Oct 052015

Colour this autumn has been unrivalled. The warmth from the sun and the dry season have combined to extend the floral season. Take a last walk through the student plots within the demonstration garden. The fresh intake of horticulture students are on the cusp of grubbing everything out to prepare their plots for fresh sowings. Absorb the scent drifting off the Alyssum, a mass of white flowers. Marvel at the tall Cosmos that have not blown apart this year. The Sweet Pea towers still have pickings that would fill vases in the home, albeit with shorter stems. The real stars are two cultivars of Rudbeckia hirta, short lived tender perennials that are best treated as half hardy annuals; sowing, growing, flowering and composting each year. R. ‘Irish Spring’, with yellow petals and a green centre, the heavy morning dew settles on the foliage magnifying the leaf hairs. R. ‘Aries’ with a brown centre and markings radiating out on the petals.

Rudbeckia 'Aries'

Rudbeckia ‘Aries’

Rudbeckia 'Irish Spring'

Rudbeckia ‘Irish Spring’

Rudbeckia 'Irish Spring' foliage with autumn morning dew

Rudbeckia ‘Irish Spring’ foliage with autumn morning dew


Sep 022013

Plants raised from seed in March, grown on under cover until the cold spring ended and planted out during May to form this year’s successful potager.

In the attached image can be seen: Rudbeckia hirta ‘Prairie Sun’, Centaurea cyanus ‘Blue Boy’, Kale ‘Redbor’, Hordeum jubatum, Cosmos ‘Purity’ Other species and cultivars are growing through the circular bed and attracting all manner of pollinating insects.

Colour, form and thus combination make for a good planting display. Movement is the third aspect, often missing, from a planting scheme. With the two grasses, (Hordeum and Pennisetum villosum ‘Cream Falls’), both light of stem, the slightest breeze adds movement to this sucessful planting scheme.

Potager, 26th August 2013. Photo by Tony Garn

Potager, 26th August 2013

Pennisetum villosum 'Cream Falls' . Photo by Tony Garn

Pennisetum villosum ‘Cream Falls’

Sep 092008
Rudbeckia 'Herbstsonne'

Rudbeckia ‘Herbstsonne’

Amongst the tallest growing herbaceous plants is Rudbeckia ‘Herbstsonne’, also known in the trade by the English translation, ‘Autumn Sun’. This old cultivar is really only suited to the larger garden, bulking into an extensive clump and touching 3 metres in height. It is often thought to be a cultivar of R. nitida or a cross between R. nitida and R. laciniata, both native to North America.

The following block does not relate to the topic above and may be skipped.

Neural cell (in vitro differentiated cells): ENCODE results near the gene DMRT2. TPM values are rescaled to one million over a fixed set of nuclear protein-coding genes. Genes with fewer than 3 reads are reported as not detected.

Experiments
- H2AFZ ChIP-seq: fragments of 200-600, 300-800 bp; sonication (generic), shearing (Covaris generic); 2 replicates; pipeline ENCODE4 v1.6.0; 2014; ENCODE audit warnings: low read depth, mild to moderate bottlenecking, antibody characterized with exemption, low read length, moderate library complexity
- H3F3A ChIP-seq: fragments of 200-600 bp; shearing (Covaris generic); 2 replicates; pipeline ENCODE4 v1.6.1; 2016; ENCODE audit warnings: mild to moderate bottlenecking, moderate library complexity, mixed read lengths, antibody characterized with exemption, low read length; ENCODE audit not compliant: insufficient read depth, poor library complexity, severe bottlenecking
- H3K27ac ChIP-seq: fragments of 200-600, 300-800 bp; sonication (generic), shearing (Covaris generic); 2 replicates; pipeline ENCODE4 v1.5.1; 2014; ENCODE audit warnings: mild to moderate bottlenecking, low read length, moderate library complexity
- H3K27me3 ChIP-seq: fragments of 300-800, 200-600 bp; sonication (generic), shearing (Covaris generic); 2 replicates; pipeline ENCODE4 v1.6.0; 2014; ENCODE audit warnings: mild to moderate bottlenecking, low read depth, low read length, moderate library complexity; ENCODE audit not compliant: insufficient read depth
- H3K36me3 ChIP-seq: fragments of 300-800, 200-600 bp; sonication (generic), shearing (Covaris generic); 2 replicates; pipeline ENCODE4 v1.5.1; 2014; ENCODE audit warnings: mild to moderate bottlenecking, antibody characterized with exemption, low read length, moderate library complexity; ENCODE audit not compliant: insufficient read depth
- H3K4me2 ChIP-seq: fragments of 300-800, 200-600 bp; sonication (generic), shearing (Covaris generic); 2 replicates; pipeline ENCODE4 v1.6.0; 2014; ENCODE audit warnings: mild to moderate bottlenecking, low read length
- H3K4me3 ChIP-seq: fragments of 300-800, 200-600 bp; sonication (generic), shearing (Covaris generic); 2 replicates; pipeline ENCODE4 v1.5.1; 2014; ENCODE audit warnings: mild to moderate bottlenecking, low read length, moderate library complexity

The petals or ray florets appear curled, pushing taller resembling fingers surrounding the mass of disc florets. Opening as a flat ray, the petals are a bright yellow. As these fade and drop, the cone gains a tint of colour. This is provided by the opening of the anthers, a deep purple in colour and best appreciated through a hand lens. At this stage a slight scent can be detected to attract insects for the pollination process.

Rudbeckia 'Goldsturm'

Rudbeckia ‘Goldsturm’

Suited to the smaller garden is Rudbeckia fulgida var. sullivantii ‘Goldstrum’, which grows to a more modest 1.2m but still bulks up strongly, as the image shows. This reliable member of the genus provides a storm of golden colour, as the translation recognises.

Its golden yellow ray florets are held on tough, angular, hairy stems. This is lignin production at its best, holding the mass of colour upright through heavy rain and storms.

Rudbeckia 'Goldsturm'

Rudbeckia ‘Goldsturm’

Which brings us to the rainfall total for August 2008 – a whopping 202.3mm, the highest amount recorded in any month since RBGE started recording weather data. As can be imagined with this amount of rain, sunshine levels for the month are also low at 79.1 hours, with no sun recorded on 7 days; that is almost a quarter of the month with no sun during a period whe we would have expected the bulb collection to receive a summer baking! For more information, see our Edinburgh Weather Station.